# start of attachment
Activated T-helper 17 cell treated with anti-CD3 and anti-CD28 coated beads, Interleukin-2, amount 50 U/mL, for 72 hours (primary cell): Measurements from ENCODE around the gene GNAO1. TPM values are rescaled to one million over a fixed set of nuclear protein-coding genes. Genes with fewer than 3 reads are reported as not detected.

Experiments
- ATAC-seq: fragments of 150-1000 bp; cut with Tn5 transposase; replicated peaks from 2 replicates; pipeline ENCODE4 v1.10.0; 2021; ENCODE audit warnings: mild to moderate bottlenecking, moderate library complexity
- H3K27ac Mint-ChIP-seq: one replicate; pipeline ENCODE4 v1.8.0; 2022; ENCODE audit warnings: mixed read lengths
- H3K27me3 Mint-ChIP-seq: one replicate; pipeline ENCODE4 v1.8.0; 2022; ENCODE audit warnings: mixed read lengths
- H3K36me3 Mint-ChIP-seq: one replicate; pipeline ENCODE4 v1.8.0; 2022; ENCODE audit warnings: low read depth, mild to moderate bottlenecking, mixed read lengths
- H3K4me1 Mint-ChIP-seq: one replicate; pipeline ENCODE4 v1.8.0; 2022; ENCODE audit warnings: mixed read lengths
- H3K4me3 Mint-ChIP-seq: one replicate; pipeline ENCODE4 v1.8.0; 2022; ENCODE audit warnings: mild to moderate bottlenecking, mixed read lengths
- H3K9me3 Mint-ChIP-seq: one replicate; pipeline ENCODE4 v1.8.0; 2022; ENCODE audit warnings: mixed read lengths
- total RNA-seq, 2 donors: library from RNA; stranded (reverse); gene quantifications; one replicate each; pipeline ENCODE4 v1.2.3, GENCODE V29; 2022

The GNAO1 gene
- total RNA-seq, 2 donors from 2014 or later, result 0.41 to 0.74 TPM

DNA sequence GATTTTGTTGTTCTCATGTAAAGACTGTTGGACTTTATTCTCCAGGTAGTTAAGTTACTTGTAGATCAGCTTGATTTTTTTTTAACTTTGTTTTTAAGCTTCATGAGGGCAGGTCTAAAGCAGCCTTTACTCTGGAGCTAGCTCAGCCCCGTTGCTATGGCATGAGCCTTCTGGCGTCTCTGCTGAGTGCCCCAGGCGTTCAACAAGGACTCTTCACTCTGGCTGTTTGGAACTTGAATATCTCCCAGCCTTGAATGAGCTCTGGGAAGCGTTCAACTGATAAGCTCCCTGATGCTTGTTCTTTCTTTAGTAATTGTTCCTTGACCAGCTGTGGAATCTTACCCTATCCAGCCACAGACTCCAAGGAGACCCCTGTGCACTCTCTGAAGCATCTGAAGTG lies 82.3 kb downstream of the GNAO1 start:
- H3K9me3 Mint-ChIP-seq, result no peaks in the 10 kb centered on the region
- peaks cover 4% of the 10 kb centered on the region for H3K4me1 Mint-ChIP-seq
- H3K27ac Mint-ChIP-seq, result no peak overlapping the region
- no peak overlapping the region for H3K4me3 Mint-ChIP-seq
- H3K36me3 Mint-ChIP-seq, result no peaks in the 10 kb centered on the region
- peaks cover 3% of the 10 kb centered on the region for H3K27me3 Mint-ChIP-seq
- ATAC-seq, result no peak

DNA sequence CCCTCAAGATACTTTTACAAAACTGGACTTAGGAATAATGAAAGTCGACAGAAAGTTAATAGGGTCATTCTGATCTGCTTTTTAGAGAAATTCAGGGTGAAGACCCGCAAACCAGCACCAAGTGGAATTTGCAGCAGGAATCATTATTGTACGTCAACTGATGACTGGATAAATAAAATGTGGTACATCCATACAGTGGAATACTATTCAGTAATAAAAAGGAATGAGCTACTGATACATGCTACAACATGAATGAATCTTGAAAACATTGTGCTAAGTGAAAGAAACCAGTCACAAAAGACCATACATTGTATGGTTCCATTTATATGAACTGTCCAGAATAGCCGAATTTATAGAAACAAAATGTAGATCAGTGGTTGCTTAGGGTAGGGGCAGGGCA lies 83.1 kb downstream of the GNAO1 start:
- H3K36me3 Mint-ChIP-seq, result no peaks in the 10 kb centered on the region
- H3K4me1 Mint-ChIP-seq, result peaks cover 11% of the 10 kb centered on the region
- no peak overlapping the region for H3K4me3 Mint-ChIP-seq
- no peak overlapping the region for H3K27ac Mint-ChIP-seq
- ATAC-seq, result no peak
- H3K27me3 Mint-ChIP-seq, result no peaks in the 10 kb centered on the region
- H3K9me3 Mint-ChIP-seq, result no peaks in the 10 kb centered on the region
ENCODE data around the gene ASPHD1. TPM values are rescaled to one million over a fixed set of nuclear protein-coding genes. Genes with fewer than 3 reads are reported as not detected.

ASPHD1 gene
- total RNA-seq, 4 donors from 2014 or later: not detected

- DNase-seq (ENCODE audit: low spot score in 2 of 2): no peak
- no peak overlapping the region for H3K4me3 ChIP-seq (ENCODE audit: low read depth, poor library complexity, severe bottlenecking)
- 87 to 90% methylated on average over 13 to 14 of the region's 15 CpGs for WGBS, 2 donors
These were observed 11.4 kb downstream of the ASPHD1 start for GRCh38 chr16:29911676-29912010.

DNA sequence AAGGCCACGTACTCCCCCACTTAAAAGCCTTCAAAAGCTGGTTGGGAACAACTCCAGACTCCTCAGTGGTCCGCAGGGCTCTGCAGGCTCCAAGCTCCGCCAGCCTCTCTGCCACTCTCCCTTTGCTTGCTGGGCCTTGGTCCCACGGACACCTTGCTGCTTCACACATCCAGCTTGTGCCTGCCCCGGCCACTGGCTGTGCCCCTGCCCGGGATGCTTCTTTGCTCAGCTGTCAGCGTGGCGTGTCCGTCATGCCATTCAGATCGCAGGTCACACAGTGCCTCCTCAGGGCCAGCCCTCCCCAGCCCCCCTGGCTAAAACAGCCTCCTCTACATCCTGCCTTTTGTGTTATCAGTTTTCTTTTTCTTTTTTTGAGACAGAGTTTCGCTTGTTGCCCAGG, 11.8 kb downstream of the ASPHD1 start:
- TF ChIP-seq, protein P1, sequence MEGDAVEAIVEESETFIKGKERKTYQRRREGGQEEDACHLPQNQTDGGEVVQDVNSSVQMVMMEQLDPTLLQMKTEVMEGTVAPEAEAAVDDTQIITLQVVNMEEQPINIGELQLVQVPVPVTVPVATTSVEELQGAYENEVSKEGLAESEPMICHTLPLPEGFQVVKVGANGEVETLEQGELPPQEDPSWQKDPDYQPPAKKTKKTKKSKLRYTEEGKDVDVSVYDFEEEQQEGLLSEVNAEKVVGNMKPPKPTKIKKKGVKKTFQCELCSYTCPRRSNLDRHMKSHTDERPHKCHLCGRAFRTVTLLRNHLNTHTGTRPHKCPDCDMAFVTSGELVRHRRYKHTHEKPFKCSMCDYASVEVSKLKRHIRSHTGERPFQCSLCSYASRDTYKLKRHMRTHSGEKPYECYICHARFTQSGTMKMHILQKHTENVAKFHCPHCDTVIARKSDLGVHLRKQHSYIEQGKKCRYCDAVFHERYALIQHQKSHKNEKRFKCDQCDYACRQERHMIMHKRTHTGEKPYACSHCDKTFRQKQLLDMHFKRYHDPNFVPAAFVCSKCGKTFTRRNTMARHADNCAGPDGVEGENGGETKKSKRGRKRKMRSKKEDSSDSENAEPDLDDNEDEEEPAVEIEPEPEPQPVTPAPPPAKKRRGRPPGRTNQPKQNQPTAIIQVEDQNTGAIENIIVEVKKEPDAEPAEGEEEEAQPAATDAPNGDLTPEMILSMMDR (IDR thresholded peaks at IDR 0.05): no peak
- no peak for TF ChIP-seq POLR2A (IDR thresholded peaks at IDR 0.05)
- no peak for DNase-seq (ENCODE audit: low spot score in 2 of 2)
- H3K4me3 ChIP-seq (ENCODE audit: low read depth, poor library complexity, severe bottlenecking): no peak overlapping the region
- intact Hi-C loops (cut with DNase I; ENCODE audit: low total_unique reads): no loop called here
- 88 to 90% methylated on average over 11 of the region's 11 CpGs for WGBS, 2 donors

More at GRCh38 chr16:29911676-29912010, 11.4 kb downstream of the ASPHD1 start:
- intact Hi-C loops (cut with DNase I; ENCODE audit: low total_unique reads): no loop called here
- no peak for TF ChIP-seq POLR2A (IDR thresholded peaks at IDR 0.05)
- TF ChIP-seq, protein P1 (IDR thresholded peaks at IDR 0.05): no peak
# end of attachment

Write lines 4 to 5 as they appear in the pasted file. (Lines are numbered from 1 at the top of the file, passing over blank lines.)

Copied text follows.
- H3K27ac Mint-ChIP-seq: one replicate; pipeline ENCODE4 v1.8.0; 2022; ENCODE audit warnings: mixed read lengths
- H3K27me3 Mint-ChIP-seq: one replicate; pipeline ENCODE4 v1.8.0; 2022; ENCODE audit warnings: mixed read lengths